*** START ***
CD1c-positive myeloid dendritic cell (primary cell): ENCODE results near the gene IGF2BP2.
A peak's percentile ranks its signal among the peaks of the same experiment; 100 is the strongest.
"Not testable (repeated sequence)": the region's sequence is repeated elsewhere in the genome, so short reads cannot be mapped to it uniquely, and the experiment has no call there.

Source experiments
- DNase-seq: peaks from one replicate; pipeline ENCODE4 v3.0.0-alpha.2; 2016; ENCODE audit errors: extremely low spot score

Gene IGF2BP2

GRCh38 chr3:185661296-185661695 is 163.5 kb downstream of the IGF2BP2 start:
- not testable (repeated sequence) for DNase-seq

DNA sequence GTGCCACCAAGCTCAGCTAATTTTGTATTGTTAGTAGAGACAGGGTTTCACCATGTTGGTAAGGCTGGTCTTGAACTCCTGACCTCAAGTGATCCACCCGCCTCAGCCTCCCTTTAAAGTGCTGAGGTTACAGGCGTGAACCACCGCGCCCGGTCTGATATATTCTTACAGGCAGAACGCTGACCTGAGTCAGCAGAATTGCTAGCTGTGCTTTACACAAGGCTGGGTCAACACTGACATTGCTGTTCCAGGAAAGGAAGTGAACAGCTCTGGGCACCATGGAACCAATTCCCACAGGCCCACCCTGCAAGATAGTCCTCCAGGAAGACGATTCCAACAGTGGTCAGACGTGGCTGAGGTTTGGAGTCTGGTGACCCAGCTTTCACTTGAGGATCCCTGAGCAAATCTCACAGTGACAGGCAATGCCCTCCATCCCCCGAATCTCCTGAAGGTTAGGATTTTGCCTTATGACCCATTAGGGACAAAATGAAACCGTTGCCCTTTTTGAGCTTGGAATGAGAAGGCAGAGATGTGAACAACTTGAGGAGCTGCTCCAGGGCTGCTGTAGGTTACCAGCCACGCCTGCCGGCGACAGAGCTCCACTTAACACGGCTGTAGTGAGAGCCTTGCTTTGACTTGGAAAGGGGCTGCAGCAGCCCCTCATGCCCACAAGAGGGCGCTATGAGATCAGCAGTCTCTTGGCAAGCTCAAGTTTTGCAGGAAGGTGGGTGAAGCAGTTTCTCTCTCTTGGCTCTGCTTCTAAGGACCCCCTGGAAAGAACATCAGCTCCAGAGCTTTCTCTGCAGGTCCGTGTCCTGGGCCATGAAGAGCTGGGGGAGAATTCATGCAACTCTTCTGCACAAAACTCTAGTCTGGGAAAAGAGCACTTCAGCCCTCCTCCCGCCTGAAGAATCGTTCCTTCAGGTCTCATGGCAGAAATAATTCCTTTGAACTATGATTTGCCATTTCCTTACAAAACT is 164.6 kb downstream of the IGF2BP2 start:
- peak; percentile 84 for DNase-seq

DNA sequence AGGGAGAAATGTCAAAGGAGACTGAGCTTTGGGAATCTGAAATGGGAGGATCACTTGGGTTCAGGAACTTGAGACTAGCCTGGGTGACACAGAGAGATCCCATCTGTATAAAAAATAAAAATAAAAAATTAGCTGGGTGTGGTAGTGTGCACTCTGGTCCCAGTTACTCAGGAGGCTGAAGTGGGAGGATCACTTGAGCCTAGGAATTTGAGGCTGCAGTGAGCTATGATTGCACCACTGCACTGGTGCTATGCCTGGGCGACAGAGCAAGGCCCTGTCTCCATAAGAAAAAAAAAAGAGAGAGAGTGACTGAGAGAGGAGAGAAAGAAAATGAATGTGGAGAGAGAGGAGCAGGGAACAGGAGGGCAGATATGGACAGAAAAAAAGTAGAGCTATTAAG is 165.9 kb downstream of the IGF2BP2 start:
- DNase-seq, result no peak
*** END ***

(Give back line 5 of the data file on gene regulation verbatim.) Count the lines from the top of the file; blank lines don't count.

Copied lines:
- DNase-seq: peaks from one replicate; pipeline ENCODE4 v3.0.0-alpha.2; 2016; ENCODE audit errors: extremely low spot score